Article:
The NeoByte people will give you a choice. They are offering our readers a forty per cent (40%) discount on their Invisible Secret product. That product was reviewed previously.

Both these programs will help to keep prying eyes away from your sensitive, confidential files. Protect your privacy.

How to Save Money with Online Backup Service Discounts


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When is the last time you backed up your important data? I’m talking about things that cannot be reinstalled. I know people who have never done it at all, because they simply don’t know how or where to do so! I’m about to tell you about a way you can do offsite backups easily. These guys wanted me to do a video about their services, but I wasn’t too keen on the idea. Until, that is, they offered up discounts for our community!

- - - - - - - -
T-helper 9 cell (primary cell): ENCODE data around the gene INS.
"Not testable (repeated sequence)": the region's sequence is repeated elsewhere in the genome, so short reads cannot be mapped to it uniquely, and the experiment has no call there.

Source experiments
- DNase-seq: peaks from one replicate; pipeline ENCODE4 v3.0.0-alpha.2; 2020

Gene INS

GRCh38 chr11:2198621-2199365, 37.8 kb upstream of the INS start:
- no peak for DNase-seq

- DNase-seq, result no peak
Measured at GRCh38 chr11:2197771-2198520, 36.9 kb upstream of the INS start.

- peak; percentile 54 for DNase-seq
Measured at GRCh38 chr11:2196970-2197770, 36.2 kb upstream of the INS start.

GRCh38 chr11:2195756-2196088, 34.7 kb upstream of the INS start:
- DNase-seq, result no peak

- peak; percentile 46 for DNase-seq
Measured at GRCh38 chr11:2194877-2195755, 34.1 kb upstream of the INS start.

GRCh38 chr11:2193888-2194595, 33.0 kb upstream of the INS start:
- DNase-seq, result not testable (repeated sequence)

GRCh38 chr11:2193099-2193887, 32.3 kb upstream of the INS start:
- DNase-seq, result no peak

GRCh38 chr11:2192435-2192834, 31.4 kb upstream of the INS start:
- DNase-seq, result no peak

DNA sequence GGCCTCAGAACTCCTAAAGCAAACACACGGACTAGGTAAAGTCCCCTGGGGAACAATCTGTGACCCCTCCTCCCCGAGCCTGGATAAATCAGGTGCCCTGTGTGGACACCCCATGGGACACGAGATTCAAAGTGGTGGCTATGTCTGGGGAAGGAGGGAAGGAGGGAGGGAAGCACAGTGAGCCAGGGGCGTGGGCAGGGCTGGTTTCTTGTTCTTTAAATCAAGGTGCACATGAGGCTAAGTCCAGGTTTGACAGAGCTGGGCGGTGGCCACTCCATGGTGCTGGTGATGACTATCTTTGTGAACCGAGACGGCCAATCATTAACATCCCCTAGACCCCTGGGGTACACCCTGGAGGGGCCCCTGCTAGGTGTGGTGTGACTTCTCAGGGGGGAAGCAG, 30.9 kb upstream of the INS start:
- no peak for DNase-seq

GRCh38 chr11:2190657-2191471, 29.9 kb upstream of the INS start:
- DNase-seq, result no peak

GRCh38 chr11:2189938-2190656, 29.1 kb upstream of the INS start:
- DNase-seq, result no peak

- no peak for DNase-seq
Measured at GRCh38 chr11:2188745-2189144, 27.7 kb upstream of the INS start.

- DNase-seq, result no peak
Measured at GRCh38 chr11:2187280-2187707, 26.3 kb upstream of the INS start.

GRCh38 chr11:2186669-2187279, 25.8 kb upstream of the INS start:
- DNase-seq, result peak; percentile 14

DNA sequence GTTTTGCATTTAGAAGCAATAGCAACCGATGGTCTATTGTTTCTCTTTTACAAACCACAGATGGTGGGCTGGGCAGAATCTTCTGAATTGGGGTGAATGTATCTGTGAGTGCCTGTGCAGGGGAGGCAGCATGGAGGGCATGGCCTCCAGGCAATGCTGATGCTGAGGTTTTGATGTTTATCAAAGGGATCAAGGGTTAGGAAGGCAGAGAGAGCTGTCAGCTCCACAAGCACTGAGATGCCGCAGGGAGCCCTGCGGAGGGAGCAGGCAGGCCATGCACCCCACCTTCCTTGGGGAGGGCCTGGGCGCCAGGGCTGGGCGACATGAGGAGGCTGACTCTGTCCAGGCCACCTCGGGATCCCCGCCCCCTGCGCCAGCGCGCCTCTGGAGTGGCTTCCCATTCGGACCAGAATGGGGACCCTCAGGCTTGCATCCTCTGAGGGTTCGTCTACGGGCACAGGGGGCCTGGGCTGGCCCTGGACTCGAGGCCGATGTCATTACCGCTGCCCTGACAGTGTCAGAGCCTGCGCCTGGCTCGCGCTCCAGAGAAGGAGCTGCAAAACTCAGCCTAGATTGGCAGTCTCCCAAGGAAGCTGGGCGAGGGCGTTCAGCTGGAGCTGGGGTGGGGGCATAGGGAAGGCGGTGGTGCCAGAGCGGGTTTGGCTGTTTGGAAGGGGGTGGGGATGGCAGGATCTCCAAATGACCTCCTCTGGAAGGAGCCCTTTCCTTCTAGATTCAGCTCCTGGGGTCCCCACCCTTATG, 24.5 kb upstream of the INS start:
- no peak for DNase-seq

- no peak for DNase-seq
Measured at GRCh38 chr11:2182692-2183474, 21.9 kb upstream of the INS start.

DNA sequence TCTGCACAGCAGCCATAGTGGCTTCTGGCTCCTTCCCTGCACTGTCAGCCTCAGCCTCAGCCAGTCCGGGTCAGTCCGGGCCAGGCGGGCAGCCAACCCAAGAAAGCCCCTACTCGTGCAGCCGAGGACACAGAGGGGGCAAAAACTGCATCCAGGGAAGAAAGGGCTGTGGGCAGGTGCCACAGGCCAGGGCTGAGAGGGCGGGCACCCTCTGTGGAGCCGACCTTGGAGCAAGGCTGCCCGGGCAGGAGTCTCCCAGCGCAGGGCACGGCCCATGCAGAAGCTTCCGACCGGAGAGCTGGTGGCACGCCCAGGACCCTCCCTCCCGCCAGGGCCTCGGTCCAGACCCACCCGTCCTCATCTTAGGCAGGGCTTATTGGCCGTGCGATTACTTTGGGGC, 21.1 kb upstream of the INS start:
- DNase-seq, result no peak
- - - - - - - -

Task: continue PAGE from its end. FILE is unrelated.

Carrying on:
Both Spideroak and BackBlaze offer excellent, encrypted backup plans. Both are also offering you guys a nice 10% discount by ordering through my link! Nice, eh?

Spideroak offers a different approach to online backup and sharing. This difference is not only measured in the zero-knowledge privacy policy. It’s also found in the flexible design in handling your data from all platforms and locations into one centralized account. It doesn’t matter if you’re using Windows, OS X or Ubuntu. And it doesn’t matter if you’re uploading data from your computer, a USB drive or an external drive. It will all be stored in one easy-to-get-to location for you!